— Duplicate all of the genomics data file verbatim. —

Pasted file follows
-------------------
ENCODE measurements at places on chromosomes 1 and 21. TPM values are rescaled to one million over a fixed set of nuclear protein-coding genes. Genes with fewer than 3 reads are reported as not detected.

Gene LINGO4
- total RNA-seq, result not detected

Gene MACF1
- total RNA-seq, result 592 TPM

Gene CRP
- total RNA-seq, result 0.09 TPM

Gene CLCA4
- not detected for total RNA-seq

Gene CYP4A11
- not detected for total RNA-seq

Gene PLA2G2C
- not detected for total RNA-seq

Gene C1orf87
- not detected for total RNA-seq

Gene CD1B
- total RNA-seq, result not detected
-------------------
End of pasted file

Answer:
ENCODE measurements at places on chromosomes 1 and 21. TPM values are rescaled to one million over a fixed set of nuclear protein-coding genes. Genes with fewer than 3 reads are reported as not detected.

Gene LINGO4
- total RNA-seq, result not detected

Gene MACF1
- total RNA-seq, result 592 TPM

Gene CRP
- total RNA-seq, result 0.09 TPM

Gene CLCA4
- not detected for total RNA-seq

Gene CYP4A11
- not detected for total RNA-seq

Gene PLA2G2C
- not detected for total RNA-seq

Gene C1orf87
- not detected for total RNA-seq

Gene CD1B
- total RNA-seq, result not detected